I just spoke to a young lady who said she wanted to read more books like A. S. King’s Glory O’Brien’s History of the Future. She a middle school student, a TA at her school’s library, she explained, and a parent had complained that Glory O’Brien was too intense for middle school, so the school librarian had asked her to read it (an excellent librarian gambit that was used on me as a youth). She agreed that it was too intense for middle school (to give you an idea, Rick Yancey’s review in the New York Times says “That’s one of the novel’s major themes, the meaning of existence. So are suicide, male chauvinism, consumerism, parasitism, identity, war, betrayal, friendship, depression, codependency, and probably a few others that flew beneath this reader’s radar in his mad dash to reach the end.”), but she loved it and wanted more. I gave her King’s I Crawl Through It, plus Andrew Smith’s Grasshopper Jungle (I explained: “It’s a guy book, but great.”) and Smith’s The Alex Crow. “They’re mind blowers, for sure,” I assured her, “and if you don’t like ’em, put them aside for a few years and try again.”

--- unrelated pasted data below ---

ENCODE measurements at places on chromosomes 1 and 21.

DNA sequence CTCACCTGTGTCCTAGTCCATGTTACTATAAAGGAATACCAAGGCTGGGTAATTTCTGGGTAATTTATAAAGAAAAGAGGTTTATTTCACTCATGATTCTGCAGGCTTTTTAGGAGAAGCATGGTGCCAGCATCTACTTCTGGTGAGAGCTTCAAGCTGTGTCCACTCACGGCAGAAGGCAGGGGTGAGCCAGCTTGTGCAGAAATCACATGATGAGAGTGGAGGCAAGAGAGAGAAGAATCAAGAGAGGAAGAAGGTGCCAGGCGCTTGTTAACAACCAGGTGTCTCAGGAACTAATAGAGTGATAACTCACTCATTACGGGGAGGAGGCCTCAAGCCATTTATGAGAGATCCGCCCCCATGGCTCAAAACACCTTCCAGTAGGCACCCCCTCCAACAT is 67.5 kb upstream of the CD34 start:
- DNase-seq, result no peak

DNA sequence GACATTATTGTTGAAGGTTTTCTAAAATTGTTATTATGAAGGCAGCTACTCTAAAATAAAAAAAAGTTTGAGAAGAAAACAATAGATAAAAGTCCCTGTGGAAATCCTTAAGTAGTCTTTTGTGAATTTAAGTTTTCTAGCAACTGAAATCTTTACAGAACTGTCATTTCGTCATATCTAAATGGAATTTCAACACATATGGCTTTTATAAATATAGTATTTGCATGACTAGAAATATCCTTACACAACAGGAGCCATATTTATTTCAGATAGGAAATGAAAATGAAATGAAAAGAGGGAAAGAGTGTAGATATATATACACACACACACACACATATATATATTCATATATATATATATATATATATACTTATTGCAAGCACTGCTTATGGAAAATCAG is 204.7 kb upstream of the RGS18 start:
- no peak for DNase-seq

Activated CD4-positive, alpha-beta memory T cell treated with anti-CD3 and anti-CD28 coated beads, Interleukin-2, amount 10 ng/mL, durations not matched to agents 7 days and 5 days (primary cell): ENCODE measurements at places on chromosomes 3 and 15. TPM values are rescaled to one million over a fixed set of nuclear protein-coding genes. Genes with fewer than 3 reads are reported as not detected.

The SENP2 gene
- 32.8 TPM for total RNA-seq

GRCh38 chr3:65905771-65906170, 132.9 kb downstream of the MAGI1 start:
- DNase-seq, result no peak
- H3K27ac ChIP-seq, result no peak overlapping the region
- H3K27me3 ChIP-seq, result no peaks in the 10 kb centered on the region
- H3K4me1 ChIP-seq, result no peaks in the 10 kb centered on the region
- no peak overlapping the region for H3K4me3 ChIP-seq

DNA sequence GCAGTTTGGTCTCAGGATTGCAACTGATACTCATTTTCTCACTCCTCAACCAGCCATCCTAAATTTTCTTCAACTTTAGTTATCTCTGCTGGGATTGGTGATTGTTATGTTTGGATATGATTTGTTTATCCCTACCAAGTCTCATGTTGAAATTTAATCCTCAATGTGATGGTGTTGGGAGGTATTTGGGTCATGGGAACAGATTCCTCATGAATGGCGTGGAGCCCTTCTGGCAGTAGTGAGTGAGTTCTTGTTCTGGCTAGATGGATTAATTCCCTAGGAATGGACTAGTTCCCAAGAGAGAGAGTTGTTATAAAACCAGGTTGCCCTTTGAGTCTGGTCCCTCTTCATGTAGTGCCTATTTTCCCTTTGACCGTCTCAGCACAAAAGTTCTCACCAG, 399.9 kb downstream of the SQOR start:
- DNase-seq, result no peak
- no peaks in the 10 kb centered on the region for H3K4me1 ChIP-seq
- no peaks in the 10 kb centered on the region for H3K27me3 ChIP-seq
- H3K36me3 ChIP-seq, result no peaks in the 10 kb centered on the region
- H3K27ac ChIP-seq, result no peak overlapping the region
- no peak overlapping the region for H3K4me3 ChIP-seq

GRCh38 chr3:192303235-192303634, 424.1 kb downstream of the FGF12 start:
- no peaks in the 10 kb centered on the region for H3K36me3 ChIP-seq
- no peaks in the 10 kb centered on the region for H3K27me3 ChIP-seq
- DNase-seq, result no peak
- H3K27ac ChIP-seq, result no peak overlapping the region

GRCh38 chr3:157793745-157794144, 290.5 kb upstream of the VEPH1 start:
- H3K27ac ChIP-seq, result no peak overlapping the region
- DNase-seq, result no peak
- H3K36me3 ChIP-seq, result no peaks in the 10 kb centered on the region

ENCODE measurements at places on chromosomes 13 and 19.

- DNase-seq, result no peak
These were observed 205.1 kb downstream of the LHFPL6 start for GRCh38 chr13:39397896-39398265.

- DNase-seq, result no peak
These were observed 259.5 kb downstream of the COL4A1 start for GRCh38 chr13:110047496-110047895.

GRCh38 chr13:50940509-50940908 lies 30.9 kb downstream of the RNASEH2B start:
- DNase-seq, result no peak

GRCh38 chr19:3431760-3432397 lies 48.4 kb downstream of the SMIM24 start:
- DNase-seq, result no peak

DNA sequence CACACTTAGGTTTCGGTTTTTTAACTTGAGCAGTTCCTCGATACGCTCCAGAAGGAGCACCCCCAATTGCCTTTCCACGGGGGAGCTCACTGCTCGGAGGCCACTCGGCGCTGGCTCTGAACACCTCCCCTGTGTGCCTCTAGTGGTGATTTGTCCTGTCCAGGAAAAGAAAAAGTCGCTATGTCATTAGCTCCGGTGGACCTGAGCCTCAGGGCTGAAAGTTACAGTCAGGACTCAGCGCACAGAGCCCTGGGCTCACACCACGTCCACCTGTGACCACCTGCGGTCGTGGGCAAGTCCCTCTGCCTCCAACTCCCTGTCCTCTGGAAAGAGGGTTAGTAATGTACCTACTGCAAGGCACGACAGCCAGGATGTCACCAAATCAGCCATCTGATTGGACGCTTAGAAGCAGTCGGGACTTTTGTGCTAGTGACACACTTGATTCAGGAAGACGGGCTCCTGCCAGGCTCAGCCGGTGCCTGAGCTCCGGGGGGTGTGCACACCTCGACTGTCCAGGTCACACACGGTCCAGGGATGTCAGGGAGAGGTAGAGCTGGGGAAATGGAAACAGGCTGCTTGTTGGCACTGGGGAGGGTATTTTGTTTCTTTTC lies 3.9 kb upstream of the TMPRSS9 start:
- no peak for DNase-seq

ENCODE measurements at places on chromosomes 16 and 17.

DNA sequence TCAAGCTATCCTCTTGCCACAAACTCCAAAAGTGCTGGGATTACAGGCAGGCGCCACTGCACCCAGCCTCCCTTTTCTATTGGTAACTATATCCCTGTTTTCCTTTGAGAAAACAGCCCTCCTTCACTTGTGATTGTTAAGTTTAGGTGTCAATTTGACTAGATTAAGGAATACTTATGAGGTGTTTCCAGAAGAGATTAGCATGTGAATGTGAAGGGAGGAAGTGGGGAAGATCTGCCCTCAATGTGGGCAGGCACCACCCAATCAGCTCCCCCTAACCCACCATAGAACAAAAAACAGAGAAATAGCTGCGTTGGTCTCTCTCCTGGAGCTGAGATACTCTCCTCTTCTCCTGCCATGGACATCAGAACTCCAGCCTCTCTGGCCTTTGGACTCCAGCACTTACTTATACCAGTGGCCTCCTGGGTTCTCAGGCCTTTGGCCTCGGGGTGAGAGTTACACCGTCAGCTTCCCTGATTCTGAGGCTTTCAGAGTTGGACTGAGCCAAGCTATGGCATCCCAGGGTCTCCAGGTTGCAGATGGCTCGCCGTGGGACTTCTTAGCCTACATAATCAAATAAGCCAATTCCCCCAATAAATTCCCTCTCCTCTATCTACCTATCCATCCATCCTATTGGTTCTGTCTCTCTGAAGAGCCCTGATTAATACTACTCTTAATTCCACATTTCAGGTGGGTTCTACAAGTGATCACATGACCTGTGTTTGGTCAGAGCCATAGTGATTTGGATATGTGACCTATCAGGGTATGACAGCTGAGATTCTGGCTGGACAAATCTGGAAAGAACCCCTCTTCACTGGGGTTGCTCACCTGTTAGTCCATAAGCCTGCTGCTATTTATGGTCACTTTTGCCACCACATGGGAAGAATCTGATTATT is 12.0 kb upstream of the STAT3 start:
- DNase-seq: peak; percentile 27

This is why you need all sorts of books at the public library: because there are definitely kids who are too intense for middle school, and they need a place to find books, too.